Female wildebeest have a remarkable survival knack that allows them to extend their pregnancies up to two weeks if the conditions for birthing – rains not fallen, grass too sparse – are not quite right. (Giraffe can do the same for up to a month or more.) On Wednesday of our week on the plain, we had driven miles through the migration with nary a calf to be seen. Cows everywhere were swollen with full-term young, but no newborns. That night, there were rains. The day after was overcast and cooler.
On Friday morning before dawn, we set out on a childbirth search. Not far into the drive, we spotted two vultures and a crane in a three-way tug of war over something that flashed bright in the early morning sunlight. They withdrew when we drove up, leaving behind the bright red placenta they had been fighting over. The calving had begun.
Soon, we were spotting golden flashes in the herd – the light, camouflage coats of infant wildebeest. First a single one here and there, then two or three among the long dark legs of moving adults. Birthing seemed to be contagious. Once one or two mothers in a herd of cows gave birth, others followed suit.
Young are born feet first and start walking immediately. We didn’t luck into a live birth but saw several minutes-old babies slick from the womb staggering after mothers who still trailed umbilical cords or afterbirth from their birth canals. There is no hanging around the maternity ward on the savanna; birthing mothers and their babies are both highly vulnerable, and many don’t make it.
At the scene of one childbirth fatality, the hind legs of the calf protruded from the dead mother’s carcass. Vultures thrust their heads up the birth canal to feed on the unborn young. Among vultures as among lions, there was a pecking order. That’s a dominant male below spreading his wings as he flew in and moved to the front of the ranks.
Breaking rank provokes aggression against interlopers (as below). Meanwhile, predators unequipped to compete with the vultures wait their turn at the edge of the scrum, pulling rank within their own species. The stork at the upper right inflated his red air sac to signal superiority to the stork on the left.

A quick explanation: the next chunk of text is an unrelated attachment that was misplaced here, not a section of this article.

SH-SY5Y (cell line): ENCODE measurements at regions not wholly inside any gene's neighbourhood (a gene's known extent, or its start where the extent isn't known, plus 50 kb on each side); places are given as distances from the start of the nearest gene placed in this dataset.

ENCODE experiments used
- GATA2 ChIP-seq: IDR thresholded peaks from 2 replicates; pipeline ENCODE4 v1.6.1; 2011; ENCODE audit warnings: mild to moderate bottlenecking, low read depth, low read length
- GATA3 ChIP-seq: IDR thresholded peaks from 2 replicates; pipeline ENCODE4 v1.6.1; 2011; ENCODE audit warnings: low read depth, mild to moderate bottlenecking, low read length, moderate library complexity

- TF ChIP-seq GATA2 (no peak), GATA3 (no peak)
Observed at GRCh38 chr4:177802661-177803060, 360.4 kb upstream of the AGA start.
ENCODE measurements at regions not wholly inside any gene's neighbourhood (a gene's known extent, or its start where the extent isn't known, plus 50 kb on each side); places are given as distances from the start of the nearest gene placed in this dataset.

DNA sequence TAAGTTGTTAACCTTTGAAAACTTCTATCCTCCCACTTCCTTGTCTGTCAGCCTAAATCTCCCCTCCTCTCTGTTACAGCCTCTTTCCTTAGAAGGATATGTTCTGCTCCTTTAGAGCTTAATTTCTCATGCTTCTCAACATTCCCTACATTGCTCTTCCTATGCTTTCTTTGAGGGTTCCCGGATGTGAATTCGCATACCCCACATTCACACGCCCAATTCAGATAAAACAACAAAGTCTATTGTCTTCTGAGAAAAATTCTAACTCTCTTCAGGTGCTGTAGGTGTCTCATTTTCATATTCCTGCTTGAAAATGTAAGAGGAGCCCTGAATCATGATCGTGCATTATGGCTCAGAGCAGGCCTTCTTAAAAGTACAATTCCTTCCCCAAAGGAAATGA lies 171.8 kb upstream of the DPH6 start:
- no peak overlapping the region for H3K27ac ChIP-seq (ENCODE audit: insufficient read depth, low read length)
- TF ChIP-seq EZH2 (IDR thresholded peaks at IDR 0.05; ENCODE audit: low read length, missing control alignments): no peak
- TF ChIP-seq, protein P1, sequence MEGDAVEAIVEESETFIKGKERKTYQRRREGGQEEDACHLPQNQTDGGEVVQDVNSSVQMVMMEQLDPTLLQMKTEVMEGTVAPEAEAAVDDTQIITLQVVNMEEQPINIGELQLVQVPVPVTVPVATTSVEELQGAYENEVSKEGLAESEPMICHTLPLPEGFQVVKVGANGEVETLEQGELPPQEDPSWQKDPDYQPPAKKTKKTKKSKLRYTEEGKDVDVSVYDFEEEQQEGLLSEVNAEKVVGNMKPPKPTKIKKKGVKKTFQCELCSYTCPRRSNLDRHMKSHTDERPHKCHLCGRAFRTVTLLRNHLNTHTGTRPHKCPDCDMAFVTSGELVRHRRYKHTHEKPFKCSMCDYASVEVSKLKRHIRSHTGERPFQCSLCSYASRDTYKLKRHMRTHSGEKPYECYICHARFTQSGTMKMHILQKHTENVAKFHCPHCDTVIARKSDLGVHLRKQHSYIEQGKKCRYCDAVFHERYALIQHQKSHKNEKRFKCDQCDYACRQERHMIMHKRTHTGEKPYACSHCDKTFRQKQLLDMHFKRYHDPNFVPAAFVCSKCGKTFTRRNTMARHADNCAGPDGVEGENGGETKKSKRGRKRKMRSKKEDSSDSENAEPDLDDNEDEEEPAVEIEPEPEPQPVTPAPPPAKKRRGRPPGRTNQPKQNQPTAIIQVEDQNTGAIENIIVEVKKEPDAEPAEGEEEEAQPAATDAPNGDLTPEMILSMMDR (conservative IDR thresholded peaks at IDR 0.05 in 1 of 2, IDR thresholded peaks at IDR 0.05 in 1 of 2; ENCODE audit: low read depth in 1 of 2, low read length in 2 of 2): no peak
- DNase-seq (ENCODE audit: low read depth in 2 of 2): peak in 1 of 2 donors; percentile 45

Cats cull the herds, large scavengers feed on the leavings of the cats and other big predators, small scavengers feed on leftovers from larger ones, insects pick the bones clean, birds and bats gorge on the insects. Nothing goes to waste – not a placenta, not a carcass, not a morsel of edible meat. When these are all consumed, hyenas eat the bones. Then porcupines and hedgehogs eat the hyena dung, white and rich in calcium.
Eventually, all that’s left is the skull or maybe a rib cage, testimony not only to death on the plain but to life.
In the rear-view mirror:
- Beautiful faces in all the right places: Louis took all these shots without a long-range telephoto lens.
- Too many lions to count: By Day Four, Louis told our guide, “Can we skip lions today? They mostly just sleep anyway.”
- Leopard on the run: Leopards are solitary and skittish. Note the silhouette of the one that headed down to tree trunk as we drove up.
- Sunrise: Setting out by dawn was a daily source of great viewing, cool temperatures and beautiful sunrises.
- Binocular bipeds: Another common species on safari
Coming Soon: Tanzania from the air